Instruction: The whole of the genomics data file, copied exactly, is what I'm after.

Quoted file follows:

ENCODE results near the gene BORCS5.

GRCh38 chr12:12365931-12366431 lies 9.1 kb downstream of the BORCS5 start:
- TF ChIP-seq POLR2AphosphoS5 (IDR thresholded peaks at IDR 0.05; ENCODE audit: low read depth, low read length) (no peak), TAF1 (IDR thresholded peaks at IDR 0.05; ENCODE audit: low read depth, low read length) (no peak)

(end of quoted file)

ENCODE results near the gene BORCS5.

GRCh38 chr12:12365931-12366431 lies 9.1 kb downstream of the BORCS5 start:
- TF ChIP-seq POLR2AphosphoS5 (IDR thresholded peaks at IDR 0.05; ENCODE audit: low read depth, low read length) (no peak), TAF1 (IDR thresholded peaks at IDR 0.05; ENCODE audit: low read depth, low read length) (no peak)